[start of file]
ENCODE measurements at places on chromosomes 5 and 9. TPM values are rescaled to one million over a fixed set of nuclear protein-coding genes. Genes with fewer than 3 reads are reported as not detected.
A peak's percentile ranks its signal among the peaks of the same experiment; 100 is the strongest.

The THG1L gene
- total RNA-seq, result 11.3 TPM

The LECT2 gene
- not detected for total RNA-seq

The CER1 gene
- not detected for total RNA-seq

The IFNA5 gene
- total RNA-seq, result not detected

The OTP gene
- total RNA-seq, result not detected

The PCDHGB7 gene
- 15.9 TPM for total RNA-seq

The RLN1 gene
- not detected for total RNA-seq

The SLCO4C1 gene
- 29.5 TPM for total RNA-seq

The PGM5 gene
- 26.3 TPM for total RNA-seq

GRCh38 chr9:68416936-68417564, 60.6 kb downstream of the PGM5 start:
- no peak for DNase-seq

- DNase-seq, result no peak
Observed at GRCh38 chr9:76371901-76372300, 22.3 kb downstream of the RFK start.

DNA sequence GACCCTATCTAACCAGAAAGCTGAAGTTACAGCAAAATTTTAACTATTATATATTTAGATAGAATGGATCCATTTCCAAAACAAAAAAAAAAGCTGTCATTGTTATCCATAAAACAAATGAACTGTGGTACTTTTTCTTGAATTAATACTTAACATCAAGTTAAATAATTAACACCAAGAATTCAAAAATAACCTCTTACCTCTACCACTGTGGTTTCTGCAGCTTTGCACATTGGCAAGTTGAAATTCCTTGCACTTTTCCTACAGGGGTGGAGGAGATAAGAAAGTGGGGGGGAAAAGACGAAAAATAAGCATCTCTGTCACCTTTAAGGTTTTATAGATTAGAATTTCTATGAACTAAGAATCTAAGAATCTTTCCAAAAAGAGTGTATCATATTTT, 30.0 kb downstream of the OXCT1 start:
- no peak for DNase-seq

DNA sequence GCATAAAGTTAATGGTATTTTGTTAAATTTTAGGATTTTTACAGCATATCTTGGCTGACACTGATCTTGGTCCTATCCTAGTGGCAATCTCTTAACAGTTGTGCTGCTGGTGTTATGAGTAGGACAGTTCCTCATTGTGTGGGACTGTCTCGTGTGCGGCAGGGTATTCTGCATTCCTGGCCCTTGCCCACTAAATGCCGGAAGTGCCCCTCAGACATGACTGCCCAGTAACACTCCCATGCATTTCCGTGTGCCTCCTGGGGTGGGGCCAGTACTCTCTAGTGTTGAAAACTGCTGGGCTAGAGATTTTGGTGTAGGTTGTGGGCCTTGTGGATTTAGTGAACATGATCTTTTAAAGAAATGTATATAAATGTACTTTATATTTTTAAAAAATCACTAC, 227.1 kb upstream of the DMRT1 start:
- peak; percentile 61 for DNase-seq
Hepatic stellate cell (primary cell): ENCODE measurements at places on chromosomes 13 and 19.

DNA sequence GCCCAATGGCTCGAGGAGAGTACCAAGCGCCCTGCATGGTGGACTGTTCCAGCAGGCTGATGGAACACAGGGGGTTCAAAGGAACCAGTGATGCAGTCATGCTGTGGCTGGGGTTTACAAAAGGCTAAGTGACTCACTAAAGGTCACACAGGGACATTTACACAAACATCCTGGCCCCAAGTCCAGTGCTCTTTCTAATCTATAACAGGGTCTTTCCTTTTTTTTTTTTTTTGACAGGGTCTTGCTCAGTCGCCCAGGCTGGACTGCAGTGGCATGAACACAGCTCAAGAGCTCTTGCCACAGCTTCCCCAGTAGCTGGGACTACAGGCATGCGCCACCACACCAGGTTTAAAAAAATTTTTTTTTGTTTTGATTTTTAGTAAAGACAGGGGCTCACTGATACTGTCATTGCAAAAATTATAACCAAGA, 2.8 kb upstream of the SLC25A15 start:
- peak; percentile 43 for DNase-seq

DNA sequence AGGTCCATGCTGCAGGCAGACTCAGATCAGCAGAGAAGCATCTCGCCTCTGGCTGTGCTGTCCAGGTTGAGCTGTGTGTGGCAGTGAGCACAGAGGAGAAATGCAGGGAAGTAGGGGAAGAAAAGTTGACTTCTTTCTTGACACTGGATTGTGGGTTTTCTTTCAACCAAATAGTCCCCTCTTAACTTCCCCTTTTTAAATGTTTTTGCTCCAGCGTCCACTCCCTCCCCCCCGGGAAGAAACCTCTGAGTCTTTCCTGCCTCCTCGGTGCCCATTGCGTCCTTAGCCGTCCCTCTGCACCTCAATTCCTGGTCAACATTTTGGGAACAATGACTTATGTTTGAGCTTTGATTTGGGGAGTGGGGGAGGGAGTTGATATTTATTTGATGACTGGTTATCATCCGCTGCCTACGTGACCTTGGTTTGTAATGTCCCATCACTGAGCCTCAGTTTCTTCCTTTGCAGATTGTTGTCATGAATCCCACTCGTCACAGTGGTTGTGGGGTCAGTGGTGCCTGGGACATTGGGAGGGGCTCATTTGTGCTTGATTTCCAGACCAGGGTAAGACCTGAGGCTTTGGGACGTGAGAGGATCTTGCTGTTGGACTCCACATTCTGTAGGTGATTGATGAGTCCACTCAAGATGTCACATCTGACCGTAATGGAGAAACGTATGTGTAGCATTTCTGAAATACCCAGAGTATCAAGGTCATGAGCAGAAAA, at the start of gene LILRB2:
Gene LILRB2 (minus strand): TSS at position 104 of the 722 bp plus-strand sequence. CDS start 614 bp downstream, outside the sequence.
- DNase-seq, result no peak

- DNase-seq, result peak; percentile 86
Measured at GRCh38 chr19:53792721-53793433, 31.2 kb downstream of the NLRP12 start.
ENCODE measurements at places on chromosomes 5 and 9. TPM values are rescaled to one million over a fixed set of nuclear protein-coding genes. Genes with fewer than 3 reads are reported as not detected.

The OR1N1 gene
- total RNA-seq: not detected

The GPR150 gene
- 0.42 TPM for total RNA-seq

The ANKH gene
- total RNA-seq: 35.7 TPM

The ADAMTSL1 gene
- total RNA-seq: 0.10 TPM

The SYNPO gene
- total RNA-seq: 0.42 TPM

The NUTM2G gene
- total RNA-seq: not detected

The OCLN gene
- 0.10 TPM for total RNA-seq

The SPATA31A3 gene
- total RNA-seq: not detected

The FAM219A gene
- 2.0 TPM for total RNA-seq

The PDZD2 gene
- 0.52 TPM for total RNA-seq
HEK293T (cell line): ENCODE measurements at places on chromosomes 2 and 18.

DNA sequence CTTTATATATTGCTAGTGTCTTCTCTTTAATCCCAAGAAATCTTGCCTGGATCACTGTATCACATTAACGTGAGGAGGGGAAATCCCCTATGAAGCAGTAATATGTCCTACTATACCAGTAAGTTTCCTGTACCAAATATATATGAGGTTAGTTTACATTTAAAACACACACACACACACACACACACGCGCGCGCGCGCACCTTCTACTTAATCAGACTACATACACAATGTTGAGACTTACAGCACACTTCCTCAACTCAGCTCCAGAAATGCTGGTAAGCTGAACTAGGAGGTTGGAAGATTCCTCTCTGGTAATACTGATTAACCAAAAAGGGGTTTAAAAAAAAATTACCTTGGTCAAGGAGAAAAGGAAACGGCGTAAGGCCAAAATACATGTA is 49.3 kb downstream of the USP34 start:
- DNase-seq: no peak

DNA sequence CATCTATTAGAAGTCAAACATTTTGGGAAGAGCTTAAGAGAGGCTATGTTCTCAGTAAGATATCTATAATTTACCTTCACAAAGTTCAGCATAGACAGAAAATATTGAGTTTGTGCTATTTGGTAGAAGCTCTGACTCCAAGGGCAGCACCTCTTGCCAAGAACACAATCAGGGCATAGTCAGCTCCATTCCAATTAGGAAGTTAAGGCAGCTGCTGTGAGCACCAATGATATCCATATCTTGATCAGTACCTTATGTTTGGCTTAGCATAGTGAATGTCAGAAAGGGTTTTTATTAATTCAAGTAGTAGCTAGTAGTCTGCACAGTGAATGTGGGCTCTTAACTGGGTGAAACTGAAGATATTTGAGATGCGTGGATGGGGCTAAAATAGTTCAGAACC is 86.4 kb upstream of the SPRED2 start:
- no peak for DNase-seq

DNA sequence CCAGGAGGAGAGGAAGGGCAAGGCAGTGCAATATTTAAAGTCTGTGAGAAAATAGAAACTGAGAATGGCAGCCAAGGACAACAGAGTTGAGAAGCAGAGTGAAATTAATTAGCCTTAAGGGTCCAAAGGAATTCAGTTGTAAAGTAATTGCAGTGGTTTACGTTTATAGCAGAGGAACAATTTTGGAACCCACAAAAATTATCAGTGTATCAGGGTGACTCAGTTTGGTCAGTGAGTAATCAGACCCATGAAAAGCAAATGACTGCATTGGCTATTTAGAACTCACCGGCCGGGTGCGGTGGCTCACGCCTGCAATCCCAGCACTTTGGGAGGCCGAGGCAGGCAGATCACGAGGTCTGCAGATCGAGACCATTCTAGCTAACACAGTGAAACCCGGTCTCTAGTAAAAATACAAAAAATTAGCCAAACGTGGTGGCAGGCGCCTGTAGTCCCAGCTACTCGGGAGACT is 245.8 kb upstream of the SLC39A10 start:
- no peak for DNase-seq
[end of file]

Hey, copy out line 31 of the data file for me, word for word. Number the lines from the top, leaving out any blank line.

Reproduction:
- peak; percentile 43 for DNase-seq